The past couple of columns have attempted to joust with the figure of the Catholic bigot (CB). The CB is the phantom that most Goan Catholics live with. We either share in, or sympathize with, some of the thinking of the CB, or are too fearful as a minority group with other external challenges, to openly declare war with this interna
l regressive character. But battle we must, more importantly for the damage the CB does not least within the Catholic fold. Take for example a recent correspondence via one of the many email groups that debates (and mourns) the passing of
Responding to the arguments of a Goan whose English was not what one would call ‘proper’, this particular CB requested to be taken off the e-list. His reason was that if this was to be the standard of English in the discussion, he didn’t want to take part. He didn’t want to ruin his English. The argument is laughable in the extreme, given that if one’s English is liable to be ruined because of a minor conversation, then surely your command over English is not very substantial in the first place. A case of the pot calling the kettle black. What is not laughable however, is the manner in which this particular CB was attempting to humiliate the other participant in the conversation. This humiliation unfortunately, is a daily part of Goan interaction. It calls on older traditions of caste and class difference and conflict, and is often an attempt by the humiliator to remind the other of her (or his) lower social origins. Leaving aside a discussion of the other hierarchies among the Goan Catholics for a while, let us focus on this matter of English for a while.
An earlier column had suggested that speakers of Konkani in
Given that English is the preferred route for social mobility how does one deal with those of us who do not speak English very well, and yet insist on using, what some of us call, tambdi-Inglis (Red English). The term red-English is a condescension, and we must recognize it as such. To castigate the English spoken by young (and older) persons who insist on speaking in English in fact goes against international literary trends that gives space to the different inflections of English. Take A Sea of Poppies, the latest offering by the sometimes-Goa-resident Amitav Ghosh. In this novel, Ghosh uses in relevant portions what some would call a gibberish-English proper to the sailors and persons of early British India, and by and large makes no effort to translate it. That English represents a milieu. The tambdi-Inglis of the Goan youth similarly has a milieu. It shares a similar fragrance that is often attributed to Konkani. It is often structured by Konkani grammar, it is powered by the life experiences of those who stem from Goan soil, it is a uniquely Goan English. It can emerge in no other place in the world, from no other experience. If we committed not to fetishize Konkani but to respect the ‘common’ Goan people who speak the language, then we would also respect their English.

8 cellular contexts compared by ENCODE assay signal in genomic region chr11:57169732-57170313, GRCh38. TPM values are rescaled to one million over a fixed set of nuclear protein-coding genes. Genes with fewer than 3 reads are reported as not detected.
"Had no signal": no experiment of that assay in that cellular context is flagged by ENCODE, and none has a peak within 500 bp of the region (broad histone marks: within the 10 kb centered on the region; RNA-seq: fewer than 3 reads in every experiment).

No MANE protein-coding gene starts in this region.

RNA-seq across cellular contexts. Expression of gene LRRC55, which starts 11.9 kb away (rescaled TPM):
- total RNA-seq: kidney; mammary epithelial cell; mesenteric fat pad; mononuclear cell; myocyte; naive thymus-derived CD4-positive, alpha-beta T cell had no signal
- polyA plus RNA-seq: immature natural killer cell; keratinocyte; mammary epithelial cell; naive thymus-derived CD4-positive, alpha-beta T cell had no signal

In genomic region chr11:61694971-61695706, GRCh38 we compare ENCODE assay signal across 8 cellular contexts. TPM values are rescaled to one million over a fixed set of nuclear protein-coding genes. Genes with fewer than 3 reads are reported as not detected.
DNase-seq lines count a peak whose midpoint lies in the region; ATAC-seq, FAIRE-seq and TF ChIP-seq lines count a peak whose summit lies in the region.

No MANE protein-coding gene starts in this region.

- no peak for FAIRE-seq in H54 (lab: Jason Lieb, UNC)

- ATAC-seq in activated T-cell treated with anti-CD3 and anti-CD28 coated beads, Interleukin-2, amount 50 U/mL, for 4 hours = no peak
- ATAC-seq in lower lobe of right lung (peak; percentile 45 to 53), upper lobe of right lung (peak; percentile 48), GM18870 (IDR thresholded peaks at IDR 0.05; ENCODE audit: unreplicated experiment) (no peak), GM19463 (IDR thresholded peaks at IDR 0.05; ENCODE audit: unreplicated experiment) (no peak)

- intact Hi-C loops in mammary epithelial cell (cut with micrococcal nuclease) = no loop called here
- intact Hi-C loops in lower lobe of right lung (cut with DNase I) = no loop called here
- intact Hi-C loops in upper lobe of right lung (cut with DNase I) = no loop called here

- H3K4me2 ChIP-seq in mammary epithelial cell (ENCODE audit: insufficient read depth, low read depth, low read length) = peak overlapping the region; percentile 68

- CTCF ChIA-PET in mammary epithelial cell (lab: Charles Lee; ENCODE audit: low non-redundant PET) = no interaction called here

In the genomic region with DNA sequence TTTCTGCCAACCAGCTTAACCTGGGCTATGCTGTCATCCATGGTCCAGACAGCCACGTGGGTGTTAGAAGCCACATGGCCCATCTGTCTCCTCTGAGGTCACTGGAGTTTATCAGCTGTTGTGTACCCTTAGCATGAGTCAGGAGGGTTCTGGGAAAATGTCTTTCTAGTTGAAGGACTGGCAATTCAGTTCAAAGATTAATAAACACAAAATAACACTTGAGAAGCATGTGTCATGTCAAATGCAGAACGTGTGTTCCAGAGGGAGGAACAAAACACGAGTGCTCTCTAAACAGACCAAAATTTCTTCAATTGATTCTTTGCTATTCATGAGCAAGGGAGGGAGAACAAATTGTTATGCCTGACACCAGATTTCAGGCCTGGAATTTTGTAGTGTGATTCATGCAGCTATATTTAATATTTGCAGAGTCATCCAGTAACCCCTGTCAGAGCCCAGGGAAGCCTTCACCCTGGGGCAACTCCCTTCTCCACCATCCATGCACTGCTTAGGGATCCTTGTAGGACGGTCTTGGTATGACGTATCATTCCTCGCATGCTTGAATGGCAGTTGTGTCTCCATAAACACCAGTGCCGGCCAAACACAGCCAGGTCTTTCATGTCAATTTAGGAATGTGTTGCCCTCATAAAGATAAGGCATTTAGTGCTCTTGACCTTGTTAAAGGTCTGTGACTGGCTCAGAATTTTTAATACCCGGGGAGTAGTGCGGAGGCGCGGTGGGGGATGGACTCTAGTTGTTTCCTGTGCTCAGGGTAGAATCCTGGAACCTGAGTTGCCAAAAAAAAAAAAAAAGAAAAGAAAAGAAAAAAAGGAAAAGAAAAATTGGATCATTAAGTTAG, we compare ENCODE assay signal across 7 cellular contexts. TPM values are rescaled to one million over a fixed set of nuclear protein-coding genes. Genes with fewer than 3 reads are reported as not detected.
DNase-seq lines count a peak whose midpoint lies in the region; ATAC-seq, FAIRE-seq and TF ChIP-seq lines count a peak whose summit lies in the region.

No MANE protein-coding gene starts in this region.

To be sure, for those comfortable with a standard English, this Goan English may present its challenges, either when spoken or when written. But the point to social communication is the effort we put into understanding the Other. The object is to understand the point that they are trying to put across, rather than merely the form in which they put it across. An obsession with form is a commitment to the social snobbery that maintains the hierarchies of society. It is not necessarily tied with the value of that content. As an example, consider the situation where at a conference in
To our Tambdi-Ingliss then, let us raise a toast, and hope for the articulation of a multitude of ideas, imbued with the famed fragrance of our Konkani-speaking land.
(First published in the Gomantak Times 23 Feb 2011)